How To Reverse Image Search
Sometimes, words just won’t cut it. You’re looking for a specific type of image and for whatever reason, you just can’t describe it – maybe it’s packed full of rich detail, or perhaps it’s just too odd to put into language. When that happens, your best friend and most trusted tool should be Google’s reverse image search function.
Standard image searching works by simply typing in the text for the image you want and then finding the appropriate picture. For example, should you wish to find a certain album cover, you’d just type in the name of the band and album and you’d be shown various pictures from which you could choose the one you wanted.
Reverse image searching is, appropriately enough, the inverse of this process. Using an image you currently have, you can search for images which are related to that one, websites which contain that image, or find the same image in a different resolution. It’s an incredibly handy tool for figuring out where an image you have comes from, or finding similar pictures for an artistic project, for example.
There are several ways to go about this depending on the platform you’re using. Let’s start with desktop OS environments. This process really couldn’t be simpler. Just head over to Google’s homepage and click the “images” link in the top right. You’ll be taken to Google’s image search page. From here, click the small camera icon (when you hover over it, it should say “Search by image”).
You’ll see a dialogue box come up which says “Search Google with an image instead of text” and “Try dragging an image here”. From here, you have two options, as the box suggests. First off, you can paste the URL of an image you’ve found online into the search box and click “Search by image”. Doing so will show you a list of websites which contain this image, as well as a gallery of related images.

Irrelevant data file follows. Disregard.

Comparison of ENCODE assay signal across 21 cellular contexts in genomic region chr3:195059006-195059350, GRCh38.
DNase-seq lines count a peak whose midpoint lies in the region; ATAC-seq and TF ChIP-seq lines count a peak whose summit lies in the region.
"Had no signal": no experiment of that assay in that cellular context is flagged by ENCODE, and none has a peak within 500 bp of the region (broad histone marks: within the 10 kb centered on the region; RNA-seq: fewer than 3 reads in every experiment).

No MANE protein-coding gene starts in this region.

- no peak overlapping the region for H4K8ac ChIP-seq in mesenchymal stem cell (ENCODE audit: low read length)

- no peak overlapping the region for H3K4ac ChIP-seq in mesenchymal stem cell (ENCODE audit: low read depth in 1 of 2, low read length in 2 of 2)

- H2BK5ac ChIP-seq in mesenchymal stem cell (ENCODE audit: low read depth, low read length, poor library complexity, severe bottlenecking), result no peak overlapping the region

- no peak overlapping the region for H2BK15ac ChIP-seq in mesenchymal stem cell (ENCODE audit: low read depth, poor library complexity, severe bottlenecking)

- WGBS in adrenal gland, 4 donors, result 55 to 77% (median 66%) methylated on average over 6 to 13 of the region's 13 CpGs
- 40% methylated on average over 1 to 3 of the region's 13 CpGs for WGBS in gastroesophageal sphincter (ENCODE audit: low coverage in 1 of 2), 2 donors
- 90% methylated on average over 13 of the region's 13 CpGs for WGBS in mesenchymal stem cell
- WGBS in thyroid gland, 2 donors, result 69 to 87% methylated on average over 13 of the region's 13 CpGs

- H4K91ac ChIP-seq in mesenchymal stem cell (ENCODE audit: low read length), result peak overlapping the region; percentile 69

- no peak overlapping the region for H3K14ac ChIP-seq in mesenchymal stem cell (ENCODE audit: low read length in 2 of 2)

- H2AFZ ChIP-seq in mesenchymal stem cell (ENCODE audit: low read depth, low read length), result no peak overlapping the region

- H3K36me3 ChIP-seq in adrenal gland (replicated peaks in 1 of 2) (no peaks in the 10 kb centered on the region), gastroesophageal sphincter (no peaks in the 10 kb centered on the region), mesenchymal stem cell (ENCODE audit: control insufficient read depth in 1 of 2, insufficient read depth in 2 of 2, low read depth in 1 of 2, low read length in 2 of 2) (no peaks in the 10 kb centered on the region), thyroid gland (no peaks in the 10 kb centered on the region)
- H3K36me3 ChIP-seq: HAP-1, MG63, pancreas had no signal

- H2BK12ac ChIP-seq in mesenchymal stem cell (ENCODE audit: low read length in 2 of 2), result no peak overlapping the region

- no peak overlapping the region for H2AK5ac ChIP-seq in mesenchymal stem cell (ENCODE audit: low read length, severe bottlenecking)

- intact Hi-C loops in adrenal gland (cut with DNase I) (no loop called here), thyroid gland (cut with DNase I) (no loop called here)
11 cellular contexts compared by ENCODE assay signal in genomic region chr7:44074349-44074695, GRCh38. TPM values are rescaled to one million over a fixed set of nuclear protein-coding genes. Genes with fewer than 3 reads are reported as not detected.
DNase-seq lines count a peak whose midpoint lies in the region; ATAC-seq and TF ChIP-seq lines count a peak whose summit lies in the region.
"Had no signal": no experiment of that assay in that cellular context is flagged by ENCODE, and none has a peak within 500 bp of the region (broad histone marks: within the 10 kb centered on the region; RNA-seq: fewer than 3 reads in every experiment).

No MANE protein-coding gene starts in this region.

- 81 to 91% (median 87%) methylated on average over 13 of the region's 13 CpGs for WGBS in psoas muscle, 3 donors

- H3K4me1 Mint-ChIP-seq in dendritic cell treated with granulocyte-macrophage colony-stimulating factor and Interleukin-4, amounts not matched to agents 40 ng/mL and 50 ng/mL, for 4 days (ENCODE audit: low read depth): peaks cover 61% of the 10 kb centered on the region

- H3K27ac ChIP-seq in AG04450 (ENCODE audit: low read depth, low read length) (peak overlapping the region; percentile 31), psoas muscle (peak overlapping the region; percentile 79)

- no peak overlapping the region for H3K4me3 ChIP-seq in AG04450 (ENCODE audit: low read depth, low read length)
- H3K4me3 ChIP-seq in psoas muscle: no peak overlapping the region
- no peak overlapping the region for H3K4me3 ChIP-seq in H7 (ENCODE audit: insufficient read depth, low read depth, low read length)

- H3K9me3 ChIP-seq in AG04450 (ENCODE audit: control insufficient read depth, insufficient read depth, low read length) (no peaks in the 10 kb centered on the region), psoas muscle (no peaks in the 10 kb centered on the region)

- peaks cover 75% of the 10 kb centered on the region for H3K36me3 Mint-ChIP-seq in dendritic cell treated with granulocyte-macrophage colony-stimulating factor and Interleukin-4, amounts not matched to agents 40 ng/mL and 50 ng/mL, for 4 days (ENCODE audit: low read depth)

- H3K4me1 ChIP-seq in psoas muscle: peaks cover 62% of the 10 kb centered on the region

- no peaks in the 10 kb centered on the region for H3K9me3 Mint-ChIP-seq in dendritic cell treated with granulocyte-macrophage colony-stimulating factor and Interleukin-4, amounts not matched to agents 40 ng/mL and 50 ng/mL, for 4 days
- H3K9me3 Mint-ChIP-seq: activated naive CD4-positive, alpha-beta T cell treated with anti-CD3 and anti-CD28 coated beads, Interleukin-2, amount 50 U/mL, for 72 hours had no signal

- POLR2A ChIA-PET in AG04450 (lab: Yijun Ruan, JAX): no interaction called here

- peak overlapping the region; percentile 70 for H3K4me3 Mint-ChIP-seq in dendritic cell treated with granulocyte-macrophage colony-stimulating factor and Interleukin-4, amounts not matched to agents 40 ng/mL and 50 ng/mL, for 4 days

Alternately, you could drag an image you already have on your computer into the box for Google to search. The picture will be uploaded to Google’s servers (Google assures us that although they do keep the images you upload, they won’t use them for any purposes other than improving their image search engine), and after the upload process is complete you’ll see Google’s best guess as to what you wanted.
This second procedure is not, as you may have guessed, always entirely accurate. Depending on the specificity and exact nature of your picture, you may see a bank of results which are similar to what you were looking for, or you may see something completely different. Sometimes, Google will know roughly what you’re looking for, but it won’t be able to match exactly the image that you inputted. This can lead to images with similar colour palettes and in similar fields showing, even though they aren’t directly related to the image you searched for.
So we’ve learned how to reverse image search from a desktop computer. What about from a mobile platform? Unfortunately, the mobile reverse image search which Google offers is significantly more limited than its desktop equivalent. Unlike desktop computers, there isn’t a way to search for an image you have on your phone or tablet via Google unless you have it uploaded to a specific website and can use that URL to search for it.
Luckily, there is still a way to reverse image search from your phone using the Chrome browser app. Please do note that this process isn’t compatible with other browsers, including Apple’s native Safari browser, Firefox and other popular alternatives; it’s only available via Google’s Chrome app. Simply tap and hold the image you want to search for within the Chrome app and then tap the “Search Google for this image” box which pops up as part of the image dialogue.
This procedure works on both Android and iOS, but again, please note that it will not work if you’re using any other browser app. Should you really, really want to search for an image you have on your phone, you can do so using third-party websites like reverse.photos, which allows you to upload pictures to its servers via your smartphone and search for them that way.
Finally, it’s worth noting that Google’s biggest competitor, Bing, also allows you to search for images within its engine using an extremely similar process. Simply go to Bing’s images page and use the camera icon in the search dialogue box to access Bing’s image search function. It works in almost the exact same way as Google’s does, so you should be able to use it with ease if you’ve followed this guide.
That’s all there is to it! We hope we’ve helped you to better understand how to search for an image in Google (and Bing, of course). It’s a surprisingly painless process, and it can make you feel like a detective if you’re looking for something obscure. Happy searching!